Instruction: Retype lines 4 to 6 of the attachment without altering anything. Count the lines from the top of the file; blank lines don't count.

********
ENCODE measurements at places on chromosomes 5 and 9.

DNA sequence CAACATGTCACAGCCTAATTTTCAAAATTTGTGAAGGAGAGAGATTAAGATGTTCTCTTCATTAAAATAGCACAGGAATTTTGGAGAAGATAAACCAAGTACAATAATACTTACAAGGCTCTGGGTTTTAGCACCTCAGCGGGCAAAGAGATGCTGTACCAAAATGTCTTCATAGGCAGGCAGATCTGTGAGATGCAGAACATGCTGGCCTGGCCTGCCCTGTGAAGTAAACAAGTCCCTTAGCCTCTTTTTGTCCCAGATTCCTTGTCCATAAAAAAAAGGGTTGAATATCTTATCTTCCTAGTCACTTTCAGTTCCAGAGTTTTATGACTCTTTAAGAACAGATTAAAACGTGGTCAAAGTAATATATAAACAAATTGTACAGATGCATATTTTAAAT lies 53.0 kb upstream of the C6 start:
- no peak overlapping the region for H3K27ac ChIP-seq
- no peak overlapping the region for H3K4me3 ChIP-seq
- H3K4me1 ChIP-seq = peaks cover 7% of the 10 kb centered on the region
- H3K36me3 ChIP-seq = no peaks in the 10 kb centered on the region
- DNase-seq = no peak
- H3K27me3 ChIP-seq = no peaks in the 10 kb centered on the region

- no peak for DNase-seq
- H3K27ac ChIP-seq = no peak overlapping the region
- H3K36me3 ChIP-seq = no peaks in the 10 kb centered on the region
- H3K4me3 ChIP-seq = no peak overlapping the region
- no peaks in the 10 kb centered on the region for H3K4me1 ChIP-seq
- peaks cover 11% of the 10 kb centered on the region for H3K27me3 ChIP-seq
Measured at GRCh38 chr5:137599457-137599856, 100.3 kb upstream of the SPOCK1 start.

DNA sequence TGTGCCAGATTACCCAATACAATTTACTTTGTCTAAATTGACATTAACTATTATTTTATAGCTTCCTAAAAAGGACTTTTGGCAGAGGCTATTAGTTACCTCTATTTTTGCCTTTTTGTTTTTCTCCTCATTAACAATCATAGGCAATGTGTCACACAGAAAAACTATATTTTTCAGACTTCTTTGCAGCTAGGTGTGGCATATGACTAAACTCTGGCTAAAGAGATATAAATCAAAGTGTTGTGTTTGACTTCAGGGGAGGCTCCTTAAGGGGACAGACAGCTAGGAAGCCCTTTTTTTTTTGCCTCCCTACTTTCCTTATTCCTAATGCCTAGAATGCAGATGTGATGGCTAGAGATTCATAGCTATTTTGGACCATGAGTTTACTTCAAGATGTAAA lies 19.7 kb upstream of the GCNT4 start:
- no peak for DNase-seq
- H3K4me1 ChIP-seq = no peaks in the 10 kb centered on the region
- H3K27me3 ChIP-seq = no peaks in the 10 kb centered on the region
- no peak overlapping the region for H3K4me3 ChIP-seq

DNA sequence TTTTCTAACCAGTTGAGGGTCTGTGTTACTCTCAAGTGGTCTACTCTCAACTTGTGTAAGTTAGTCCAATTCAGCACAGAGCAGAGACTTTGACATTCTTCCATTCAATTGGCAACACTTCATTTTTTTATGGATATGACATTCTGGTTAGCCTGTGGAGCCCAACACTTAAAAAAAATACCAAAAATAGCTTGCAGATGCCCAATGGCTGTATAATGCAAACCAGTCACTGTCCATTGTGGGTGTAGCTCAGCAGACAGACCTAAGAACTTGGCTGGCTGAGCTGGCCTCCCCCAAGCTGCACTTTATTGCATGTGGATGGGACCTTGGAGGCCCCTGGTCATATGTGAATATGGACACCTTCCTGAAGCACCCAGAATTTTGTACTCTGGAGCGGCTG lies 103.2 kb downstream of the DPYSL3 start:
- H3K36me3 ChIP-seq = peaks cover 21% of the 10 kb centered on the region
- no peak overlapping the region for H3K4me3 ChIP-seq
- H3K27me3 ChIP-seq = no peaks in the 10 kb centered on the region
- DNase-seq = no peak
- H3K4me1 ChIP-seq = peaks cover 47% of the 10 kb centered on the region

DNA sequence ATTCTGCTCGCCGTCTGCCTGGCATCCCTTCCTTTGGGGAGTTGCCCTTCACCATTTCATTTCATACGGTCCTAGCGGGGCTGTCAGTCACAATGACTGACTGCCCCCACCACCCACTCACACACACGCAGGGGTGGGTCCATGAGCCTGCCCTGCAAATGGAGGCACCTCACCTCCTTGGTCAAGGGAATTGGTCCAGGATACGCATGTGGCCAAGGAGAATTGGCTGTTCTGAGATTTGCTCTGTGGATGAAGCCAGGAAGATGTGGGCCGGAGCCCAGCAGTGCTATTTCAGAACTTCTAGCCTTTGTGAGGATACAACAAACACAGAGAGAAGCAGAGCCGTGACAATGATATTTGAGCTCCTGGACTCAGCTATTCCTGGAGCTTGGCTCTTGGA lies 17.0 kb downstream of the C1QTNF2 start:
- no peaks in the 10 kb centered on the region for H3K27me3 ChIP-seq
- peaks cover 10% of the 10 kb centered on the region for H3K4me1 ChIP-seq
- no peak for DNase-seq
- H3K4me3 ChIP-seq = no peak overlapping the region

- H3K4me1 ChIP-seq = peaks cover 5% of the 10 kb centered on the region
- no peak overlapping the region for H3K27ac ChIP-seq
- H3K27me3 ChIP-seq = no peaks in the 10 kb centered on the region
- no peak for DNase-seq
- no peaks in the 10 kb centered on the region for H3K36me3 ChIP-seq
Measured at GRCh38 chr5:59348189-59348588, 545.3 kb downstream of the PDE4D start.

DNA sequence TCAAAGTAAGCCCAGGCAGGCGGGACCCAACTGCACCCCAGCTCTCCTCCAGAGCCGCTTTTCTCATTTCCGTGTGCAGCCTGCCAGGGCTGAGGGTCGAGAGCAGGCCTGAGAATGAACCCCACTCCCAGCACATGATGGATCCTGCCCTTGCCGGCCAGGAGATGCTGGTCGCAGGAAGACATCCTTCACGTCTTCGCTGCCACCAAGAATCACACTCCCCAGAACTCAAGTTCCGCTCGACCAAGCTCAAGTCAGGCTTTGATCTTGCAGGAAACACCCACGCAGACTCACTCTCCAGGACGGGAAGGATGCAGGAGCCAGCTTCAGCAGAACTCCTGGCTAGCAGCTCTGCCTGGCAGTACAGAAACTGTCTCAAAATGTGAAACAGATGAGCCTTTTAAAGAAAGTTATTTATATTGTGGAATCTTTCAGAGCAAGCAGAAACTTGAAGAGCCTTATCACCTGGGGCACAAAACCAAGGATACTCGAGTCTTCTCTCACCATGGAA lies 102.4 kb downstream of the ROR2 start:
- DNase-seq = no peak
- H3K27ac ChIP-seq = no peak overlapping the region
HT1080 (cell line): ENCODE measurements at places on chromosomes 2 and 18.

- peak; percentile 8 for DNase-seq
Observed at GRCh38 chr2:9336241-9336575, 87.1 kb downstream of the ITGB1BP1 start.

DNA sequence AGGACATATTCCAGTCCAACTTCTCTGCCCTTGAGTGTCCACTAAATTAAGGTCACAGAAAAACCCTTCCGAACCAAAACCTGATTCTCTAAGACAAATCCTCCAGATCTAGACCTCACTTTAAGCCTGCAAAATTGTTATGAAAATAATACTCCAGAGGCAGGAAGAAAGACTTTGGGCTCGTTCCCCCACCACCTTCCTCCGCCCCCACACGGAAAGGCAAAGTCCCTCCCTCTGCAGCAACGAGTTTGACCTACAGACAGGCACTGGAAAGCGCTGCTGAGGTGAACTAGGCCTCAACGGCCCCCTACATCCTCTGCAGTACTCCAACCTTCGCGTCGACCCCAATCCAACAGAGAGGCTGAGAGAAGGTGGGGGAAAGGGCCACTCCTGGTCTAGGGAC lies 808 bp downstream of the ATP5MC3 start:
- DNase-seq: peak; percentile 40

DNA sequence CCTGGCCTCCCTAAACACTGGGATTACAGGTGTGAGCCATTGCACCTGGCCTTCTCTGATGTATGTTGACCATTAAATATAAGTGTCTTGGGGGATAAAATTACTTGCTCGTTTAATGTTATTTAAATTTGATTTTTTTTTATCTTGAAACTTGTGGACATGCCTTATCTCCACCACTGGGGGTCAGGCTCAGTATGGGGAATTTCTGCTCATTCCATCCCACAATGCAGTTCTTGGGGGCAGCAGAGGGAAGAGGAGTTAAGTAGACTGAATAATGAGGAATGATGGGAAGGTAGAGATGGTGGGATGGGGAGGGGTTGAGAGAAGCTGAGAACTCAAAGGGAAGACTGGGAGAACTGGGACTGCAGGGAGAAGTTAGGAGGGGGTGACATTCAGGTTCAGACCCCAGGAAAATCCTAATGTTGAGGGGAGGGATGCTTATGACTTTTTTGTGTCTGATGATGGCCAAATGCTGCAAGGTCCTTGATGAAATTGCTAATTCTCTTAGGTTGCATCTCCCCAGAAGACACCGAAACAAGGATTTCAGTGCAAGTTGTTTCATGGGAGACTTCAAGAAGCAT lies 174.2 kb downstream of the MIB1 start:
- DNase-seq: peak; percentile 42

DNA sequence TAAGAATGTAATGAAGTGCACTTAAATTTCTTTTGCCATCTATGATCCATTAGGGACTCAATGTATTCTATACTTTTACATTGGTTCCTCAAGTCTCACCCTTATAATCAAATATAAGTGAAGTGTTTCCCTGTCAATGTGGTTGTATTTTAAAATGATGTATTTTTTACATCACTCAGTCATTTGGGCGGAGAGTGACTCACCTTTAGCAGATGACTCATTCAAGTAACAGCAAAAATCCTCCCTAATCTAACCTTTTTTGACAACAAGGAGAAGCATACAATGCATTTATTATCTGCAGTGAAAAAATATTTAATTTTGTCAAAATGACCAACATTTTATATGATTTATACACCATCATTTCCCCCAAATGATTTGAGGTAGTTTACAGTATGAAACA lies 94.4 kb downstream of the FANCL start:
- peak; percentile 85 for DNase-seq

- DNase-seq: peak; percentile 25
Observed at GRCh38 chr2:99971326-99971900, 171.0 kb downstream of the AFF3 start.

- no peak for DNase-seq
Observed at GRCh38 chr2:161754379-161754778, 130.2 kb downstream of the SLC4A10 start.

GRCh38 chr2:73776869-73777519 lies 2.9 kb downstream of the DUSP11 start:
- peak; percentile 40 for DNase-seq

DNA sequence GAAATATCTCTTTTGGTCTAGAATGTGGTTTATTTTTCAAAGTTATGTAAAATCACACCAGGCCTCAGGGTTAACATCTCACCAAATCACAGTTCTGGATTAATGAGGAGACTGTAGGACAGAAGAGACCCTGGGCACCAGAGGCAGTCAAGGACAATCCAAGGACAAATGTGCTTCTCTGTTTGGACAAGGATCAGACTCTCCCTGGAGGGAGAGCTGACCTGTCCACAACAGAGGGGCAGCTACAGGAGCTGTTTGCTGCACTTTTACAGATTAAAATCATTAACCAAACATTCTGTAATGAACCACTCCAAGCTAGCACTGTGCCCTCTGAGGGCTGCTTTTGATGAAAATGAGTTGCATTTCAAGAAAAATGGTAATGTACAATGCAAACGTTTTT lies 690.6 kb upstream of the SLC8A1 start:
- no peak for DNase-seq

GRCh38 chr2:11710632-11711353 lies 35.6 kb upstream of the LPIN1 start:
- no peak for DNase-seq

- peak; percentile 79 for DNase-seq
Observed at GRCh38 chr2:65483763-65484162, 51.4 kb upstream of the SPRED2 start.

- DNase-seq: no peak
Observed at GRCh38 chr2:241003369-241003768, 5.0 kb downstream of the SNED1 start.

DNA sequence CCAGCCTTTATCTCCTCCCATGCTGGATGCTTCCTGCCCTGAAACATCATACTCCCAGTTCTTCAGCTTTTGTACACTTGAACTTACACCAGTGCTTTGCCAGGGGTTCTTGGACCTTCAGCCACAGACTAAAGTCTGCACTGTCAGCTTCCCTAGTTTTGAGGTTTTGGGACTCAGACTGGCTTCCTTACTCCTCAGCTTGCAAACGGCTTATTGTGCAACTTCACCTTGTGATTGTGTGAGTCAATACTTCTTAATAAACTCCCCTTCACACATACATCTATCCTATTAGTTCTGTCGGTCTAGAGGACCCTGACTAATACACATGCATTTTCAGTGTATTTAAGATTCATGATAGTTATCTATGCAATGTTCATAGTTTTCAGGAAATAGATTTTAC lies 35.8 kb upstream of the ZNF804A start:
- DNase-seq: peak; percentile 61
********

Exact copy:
- no peak overlapping the region for H3K4me3 ChIP-seq
- H3K4me1 ChIP-seq = peaks cover 7% of the 10 kb centered on the region
- H3K36me3 ChIP-seq = no peaks in the 10 kb centered on the region